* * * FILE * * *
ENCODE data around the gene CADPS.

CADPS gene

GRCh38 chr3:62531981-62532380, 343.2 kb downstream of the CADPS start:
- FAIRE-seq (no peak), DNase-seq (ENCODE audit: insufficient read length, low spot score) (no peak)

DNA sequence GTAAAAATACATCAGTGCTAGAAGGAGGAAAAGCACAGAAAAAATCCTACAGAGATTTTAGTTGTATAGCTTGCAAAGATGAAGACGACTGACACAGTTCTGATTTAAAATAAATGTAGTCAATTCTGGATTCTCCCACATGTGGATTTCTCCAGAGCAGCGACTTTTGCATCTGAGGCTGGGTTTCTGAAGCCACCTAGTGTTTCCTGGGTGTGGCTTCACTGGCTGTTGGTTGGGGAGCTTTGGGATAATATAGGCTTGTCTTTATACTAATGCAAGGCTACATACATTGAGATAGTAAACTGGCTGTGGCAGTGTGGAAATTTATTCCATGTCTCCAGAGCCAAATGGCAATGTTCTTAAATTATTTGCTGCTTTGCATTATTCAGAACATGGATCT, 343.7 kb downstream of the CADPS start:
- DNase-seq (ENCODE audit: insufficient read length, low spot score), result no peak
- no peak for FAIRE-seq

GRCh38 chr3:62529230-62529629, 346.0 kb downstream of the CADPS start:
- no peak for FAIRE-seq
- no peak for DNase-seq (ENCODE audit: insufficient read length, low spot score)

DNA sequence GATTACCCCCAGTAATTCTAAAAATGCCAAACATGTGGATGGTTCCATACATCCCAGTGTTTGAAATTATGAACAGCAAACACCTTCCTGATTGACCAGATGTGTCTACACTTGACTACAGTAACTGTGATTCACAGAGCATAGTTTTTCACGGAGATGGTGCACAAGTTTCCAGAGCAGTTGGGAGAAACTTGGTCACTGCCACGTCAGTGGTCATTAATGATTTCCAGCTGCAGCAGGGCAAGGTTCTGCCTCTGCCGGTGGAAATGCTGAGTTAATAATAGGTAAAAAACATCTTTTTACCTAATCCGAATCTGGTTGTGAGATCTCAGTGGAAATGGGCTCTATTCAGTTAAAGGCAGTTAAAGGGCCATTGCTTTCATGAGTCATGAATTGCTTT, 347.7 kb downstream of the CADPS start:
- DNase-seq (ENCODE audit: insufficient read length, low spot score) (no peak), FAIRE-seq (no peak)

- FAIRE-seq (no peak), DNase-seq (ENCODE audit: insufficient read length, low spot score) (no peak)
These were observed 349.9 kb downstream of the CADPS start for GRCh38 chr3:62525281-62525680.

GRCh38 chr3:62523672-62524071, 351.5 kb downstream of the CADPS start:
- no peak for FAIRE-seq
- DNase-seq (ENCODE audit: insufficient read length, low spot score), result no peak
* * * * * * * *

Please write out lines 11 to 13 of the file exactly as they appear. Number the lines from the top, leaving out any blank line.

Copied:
DNA sequence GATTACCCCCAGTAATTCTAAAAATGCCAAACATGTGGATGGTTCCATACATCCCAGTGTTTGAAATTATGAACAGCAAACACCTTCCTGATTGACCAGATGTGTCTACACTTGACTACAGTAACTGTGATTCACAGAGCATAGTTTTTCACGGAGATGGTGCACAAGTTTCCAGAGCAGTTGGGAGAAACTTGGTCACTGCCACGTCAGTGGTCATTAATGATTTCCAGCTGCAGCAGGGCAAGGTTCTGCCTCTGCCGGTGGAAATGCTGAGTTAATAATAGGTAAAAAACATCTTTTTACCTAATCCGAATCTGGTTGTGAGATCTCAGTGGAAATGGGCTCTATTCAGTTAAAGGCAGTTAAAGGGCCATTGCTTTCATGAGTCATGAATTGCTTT, 347.7 kb downstream of the CADPS start:
- DNase-seq (ENCODE audit: insufficient read length, low spot score) (no peak), FAIRE-seq (no peak)

- FAIRE-seq (no peak), DNase-seq (ENCODE audit: insufficient read length, low spot score) (no peak)